Seven Useful Tips for Writers
Lesson time 09:04 min
Take away seven practical tips for becoming a stronger writer.
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Topics include: Figure Out if You’re a Minimalist or a Maximalist · Figure Out if You’re a Planner · Write What Feels Deeply Necessary to You · Work Close to the Bull · Commit the Seat of Your Pants to the Chair · Discard What Is Not Working · Writers Are People Who Finish Books
- The only commitment a writer needs is the commitment of the seat of his pants to the seat of his chair. In other words, just sit down and do your work. I one or two writers who write standing up. But actually sitting down is really important. Sit down and don't get up until you've written something. So now that we're coming towards the end of this conversation we've been having, I thought I'd try and sum it up by offering you some of the best bits of advice I can think of giving you. And I think basically I want to offer you seven tips that you might use as you think about your own work. The first thing I would say is that I believe that there are two ways of writing really, really well. One you would call maximalist. And the other you would call minimalist. Minimalism would mean that you have a very tight focus on one beautiful strand of story, like one hair from the goddess of literature. And you turn it in the light. And you see how it catches the light. Very, very simple and pure piece of storytelling. That can be extraordinary. At the other end of the spectrum, the maximalist spirit is one which tries to scoop up enormous armfuls of the world and try and put as much of the world as you can fit in there. Henry James used to call books like that, he used to call them loose, baggy monsters. In my view, they don't have to be loose or baggy. And they're not necessarily monsters. But it gives you a sense of what they're like. They're encyclopedic books, books which try to be everything books. It seems to me that you can either write an everything book, or you can write a very pure simple something book. And the middle ground, to my mind, is less interesting. But you have to find your own ground. I'm just saying, think about those two extremes. Think about, which is your temperament? Is it your temperament to tell a single pure story? Or to go with a wheelbarrow and try and scoop up the whole world and put it in your book? I mean, myself I have been more often on the maximalist than on the minimalist side. But some of the writers I most admire, like, for example, W. G. Sebald, are on the minimalist side. So try and think which side you're on. That's the first tip. The second question you should ask yourself is whether you are better served by planning something out very carefully or by allowing yourself space to improvise. And again, there isn't a right answer. The only right answer is, which is right for you? There are writers who benefit enormously from the comfort of a carefully worked out scheme. And there are writers who benefit from being allowed to kind of wing it, to make it up as they go along. And again, think about which, temperamentally, is closest to your nature. And then try and stick to that path. The third thing I would say is, whatever you write, it should feel deeply necessary to you to write it. I mean, really, don't write it just to make money. Don't write it to be famous. Those are, in my v...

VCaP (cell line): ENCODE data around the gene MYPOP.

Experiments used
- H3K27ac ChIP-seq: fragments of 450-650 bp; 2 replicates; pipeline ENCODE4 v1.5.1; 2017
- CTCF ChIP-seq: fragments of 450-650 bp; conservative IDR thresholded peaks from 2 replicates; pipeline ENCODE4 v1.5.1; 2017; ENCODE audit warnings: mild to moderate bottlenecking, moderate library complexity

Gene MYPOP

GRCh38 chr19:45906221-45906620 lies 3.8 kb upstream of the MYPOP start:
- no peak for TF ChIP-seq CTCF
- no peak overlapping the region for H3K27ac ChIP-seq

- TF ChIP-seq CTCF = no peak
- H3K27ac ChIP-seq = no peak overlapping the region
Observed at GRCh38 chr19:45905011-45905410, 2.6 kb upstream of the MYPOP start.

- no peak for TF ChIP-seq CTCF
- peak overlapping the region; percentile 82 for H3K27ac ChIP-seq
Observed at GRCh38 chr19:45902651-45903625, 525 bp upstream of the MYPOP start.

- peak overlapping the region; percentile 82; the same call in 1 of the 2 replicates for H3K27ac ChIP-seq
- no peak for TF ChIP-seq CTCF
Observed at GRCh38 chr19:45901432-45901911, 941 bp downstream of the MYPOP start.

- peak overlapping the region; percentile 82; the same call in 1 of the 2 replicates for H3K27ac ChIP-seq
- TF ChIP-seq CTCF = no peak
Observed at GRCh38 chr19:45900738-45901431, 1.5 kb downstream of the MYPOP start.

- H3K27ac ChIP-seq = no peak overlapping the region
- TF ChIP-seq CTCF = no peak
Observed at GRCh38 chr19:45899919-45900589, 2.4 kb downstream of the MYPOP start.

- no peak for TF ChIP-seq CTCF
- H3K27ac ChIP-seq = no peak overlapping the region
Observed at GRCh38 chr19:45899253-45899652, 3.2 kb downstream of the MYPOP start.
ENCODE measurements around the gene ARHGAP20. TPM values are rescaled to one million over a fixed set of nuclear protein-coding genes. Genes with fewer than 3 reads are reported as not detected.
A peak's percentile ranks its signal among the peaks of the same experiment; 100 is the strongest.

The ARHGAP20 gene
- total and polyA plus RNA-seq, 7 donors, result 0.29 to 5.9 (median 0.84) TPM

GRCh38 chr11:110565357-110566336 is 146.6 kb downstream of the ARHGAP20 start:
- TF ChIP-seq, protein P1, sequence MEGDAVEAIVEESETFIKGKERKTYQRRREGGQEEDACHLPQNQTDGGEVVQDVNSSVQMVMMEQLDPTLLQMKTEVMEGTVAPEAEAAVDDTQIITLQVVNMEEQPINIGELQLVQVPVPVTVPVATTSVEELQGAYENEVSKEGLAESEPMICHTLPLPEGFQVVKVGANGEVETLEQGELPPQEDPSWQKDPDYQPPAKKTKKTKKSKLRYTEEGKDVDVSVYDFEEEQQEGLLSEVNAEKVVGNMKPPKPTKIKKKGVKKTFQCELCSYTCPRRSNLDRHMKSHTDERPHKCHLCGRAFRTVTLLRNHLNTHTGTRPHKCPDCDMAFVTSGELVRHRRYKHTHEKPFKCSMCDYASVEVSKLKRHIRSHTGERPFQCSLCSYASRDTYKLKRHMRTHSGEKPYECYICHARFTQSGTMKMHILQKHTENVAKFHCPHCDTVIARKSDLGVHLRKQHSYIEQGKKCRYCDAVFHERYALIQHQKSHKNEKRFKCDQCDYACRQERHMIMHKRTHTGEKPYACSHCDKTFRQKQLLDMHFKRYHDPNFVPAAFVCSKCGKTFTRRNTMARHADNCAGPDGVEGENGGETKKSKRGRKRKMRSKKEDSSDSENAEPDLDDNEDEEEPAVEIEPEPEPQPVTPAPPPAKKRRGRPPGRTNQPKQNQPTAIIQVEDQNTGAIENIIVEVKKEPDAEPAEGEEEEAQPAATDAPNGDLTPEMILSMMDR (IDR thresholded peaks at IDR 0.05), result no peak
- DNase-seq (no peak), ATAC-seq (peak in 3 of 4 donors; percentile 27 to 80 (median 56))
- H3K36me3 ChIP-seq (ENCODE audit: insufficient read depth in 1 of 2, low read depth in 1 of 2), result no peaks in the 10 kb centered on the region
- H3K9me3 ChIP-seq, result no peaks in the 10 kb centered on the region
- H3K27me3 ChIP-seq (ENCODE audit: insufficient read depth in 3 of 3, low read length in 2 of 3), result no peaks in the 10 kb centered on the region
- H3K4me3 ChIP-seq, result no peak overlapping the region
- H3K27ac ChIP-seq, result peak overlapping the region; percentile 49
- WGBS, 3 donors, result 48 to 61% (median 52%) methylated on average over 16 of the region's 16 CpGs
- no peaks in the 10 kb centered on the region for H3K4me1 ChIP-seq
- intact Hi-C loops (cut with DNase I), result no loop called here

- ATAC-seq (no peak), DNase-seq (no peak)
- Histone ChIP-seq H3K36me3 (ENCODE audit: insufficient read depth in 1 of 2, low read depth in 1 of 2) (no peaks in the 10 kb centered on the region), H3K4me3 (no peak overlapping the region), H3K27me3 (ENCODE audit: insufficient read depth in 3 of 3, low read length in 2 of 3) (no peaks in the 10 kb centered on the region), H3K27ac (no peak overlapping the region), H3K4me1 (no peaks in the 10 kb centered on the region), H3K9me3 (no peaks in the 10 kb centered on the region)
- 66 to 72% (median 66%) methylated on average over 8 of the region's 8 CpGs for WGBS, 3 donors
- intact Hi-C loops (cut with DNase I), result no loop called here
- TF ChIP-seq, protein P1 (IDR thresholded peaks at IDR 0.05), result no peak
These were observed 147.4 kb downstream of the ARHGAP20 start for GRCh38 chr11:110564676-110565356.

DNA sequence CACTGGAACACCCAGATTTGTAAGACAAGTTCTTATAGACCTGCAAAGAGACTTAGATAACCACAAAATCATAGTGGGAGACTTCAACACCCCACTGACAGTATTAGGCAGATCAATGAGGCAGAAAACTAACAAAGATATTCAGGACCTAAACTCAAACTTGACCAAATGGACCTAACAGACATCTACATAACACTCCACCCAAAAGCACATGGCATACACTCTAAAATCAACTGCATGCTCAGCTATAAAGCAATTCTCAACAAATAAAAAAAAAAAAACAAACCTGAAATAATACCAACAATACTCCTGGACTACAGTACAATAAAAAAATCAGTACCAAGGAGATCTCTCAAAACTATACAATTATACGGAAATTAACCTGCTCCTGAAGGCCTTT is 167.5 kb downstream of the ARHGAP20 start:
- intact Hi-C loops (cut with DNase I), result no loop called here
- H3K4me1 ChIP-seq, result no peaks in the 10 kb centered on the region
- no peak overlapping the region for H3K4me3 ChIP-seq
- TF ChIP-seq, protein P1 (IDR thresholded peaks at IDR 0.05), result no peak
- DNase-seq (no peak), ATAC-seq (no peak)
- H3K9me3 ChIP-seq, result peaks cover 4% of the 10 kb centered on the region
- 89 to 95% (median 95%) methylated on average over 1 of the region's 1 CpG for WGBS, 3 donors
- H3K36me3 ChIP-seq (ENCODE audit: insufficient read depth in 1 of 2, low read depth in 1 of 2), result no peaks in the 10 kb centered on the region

About the Instructor
To the delight of readers across the globe, Salman Rushdie’s genre-defying novels have brought surreal and magical realms to life for decades. Now the Booker Prize–winning author teaches you the art and craft of storytelling. Learn how to draw from your own experiences to build vivid worlds, authentic characters, and complex plots. There are extraordinary stories that only you can write—start sharing them.
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Booker Prize winner Salman Rushdie teaches you his techniques for crafting believable characters, vivid worlds, and spellbinding stories.Explore the Class